Schatz declined to comment on a resolution introduced by state lawmakers in Hawaii calling for Congress to create a narrow exemption from the Jones Act that would allow foreign-built ships to carry cargo directly from the mainland to Hawaii. The 1920 law, designed to support the U.S. shipbuilding industry, is cited by opponents as one of the reasons for high shipping costs in the U.S.
"Just to be clear, I'm a supporter of the Jones Act. I think it's important to have control over our shipping infrastructure nationwide both for national security reasons and for reasons related to keeping labor and environmental standards high," Schatz said. "And particularly for Hawaii, it's critical that we have reliable shipping, and that's got to come from within the United States."
read … Inouye projects supported, Schatz says
Clayton Hee Guts Reporters’ Shield Law
AP: "It is an outrage," said Jeff Portnoy, an attorney for the Hawaii Shield Law Coalition which represents 16 media organizations including the Honolulu Star-Advertiser and The Associated Press. "After all the work we did five years ago, this is a complete gutting."
Hee amended the bill to cut out protections for non-traditional journalists such as bloggers, an amendment proposed by the state attorney general.
The bill's new definitions also remove protections for online media, including local investigative reporting sites such as Honolulu Civil Beat and the Hawaii Reporter.
Critics say the changes take Hawaii back to the 20th century.
The definitions also cut protections for magazines and newspapers that have published for less than one year.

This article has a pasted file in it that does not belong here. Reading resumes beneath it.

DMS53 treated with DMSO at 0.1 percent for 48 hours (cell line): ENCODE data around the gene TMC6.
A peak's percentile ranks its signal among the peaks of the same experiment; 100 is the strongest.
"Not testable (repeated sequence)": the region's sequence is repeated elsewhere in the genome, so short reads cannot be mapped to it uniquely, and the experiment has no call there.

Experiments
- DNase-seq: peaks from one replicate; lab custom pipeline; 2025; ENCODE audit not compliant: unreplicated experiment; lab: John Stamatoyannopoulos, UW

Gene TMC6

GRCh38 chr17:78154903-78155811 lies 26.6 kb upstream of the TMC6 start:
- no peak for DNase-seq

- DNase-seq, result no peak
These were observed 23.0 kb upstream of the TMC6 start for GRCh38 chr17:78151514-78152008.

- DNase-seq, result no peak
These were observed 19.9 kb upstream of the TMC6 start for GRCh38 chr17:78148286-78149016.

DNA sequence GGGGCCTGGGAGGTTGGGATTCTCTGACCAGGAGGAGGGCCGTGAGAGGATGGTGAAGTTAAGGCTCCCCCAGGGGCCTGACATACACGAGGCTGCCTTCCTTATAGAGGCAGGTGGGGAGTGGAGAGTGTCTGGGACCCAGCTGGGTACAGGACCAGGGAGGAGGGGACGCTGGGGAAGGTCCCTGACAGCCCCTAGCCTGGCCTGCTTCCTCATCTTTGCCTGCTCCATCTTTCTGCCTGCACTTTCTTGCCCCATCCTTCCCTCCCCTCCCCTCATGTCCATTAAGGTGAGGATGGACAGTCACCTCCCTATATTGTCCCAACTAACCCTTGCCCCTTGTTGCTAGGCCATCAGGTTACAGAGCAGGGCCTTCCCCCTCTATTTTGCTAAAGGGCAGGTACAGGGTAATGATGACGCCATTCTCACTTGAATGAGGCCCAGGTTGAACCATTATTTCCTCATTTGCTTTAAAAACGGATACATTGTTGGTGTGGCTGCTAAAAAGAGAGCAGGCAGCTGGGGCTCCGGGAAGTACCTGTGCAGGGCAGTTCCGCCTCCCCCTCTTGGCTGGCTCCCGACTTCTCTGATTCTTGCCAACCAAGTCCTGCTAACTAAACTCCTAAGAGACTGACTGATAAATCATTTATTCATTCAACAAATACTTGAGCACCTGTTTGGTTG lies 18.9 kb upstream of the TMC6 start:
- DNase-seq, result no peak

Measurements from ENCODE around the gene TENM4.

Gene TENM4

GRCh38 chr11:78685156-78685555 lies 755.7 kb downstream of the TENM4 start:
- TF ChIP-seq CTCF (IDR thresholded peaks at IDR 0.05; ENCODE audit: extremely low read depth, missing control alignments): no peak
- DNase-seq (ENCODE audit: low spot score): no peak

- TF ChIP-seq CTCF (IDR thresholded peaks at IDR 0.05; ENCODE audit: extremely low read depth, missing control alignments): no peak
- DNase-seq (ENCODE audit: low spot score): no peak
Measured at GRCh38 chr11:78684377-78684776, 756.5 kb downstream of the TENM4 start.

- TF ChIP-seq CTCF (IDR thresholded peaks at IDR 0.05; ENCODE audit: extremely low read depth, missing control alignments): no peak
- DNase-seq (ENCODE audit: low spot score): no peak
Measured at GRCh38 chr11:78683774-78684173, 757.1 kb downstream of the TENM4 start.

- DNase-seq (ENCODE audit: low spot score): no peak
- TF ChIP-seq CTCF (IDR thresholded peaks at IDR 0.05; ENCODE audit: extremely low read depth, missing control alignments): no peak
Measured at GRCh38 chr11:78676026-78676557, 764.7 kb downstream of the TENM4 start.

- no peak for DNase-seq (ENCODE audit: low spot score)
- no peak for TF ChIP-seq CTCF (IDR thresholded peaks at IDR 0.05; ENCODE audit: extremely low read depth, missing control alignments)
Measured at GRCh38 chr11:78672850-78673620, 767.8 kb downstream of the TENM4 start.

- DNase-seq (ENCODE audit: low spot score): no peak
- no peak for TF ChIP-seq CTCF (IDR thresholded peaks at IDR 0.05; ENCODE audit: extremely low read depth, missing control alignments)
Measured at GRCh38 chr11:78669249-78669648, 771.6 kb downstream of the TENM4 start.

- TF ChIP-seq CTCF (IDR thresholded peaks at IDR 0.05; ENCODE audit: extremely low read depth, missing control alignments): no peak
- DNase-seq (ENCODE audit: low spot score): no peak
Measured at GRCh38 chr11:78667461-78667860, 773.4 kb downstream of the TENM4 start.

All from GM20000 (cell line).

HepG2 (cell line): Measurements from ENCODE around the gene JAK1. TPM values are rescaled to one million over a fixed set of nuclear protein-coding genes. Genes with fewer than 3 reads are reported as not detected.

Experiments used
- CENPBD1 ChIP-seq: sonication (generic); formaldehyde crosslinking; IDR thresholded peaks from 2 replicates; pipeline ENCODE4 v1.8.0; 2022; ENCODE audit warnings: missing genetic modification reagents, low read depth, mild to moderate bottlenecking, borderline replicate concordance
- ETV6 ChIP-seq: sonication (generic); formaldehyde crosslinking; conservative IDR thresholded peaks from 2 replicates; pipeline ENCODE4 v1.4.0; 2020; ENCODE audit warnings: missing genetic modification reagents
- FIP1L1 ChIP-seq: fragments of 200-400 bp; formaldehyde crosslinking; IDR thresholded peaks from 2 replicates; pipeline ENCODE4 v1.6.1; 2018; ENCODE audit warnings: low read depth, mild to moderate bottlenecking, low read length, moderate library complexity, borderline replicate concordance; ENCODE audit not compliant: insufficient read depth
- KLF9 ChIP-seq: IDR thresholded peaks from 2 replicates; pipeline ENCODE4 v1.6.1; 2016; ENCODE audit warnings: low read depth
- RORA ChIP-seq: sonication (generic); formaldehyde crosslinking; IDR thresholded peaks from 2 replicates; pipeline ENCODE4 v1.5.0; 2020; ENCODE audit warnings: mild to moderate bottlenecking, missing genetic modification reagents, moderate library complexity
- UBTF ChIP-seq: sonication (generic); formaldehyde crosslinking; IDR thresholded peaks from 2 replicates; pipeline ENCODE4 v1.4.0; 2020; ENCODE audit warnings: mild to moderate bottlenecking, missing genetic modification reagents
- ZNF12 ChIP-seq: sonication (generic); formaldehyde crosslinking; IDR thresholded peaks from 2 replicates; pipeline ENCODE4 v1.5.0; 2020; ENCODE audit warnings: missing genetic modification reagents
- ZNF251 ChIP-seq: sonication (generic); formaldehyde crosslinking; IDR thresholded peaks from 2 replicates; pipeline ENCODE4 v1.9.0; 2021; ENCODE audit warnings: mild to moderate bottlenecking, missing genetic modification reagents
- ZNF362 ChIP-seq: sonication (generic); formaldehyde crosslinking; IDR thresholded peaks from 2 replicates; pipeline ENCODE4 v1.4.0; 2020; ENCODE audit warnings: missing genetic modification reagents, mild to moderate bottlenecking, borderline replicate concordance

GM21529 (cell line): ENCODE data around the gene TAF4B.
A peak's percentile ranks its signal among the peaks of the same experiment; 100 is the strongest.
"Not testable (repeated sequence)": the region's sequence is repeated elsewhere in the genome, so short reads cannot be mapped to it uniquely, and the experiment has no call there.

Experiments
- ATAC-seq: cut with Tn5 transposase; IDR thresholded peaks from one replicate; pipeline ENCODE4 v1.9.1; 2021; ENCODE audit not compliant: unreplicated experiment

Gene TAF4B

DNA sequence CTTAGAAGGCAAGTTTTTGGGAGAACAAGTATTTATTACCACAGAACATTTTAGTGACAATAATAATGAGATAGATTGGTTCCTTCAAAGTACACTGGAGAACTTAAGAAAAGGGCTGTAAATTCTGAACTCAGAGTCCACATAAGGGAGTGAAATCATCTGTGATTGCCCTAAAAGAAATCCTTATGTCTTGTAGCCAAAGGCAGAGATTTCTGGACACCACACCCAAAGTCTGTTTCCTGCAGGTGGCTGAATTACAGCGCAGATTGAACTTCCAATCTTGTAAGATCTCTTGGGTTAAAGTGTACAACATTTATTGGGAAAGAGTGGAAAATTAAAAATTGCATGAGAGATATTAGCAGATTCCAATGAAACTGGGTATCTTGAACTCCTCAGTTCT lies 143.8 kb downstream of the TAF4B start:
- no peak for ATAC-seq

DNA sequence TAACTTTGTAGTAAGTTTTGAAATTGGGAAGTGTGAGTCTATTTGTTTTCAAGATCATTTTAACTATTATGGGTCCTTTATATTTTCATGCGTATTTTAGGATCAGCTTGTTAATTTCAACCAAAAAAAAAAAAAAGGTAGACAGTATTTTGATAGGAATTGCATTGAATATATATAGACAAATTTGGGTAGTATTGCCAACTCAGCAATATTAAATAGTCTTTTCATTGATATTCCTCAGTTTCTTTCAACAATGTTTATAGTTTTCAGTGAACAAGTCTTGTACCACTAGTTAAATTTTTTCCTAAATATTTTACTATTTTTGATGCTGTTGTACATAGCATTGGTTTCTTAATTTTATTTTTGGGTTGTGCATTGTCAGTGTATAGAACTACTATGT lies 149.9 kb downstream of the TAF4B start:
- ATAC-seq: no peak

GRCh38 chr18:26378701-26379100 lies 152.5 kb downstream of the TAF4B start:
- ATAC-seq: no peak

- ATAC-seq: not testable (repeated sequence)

CB: Shield Law Bill 'Worthless' After Senate Committee Amendments
read … Hawaii senators restrict scope of shield law
Sen Hee Kills Anti-Gambling resolution
KITV: Gaming machines may be sticking around at Hawaii businesses after the state Senate Judiciary Committee killed a gambling resolution Wednesday.
The bill would have outlawed sweepstakes arcades by making it illegal to sell goods or services that allow people to gamble.
But that means the bill would have also outlawed many promotional contests, such as those at supermarkets and fast-food restaurants.
"If any one of these bills were to have been passed this year, as of July 1, we would have definitely closed our business down," said Tracy Yoshimura, owner of PJY Enterprises.
Senate Judiciary chair Clayton Hee said the resolution could come up again next year (or not).
read … Gambling
Caldwell Lets Put Homeless in Chinatown, Waikiki and Tent City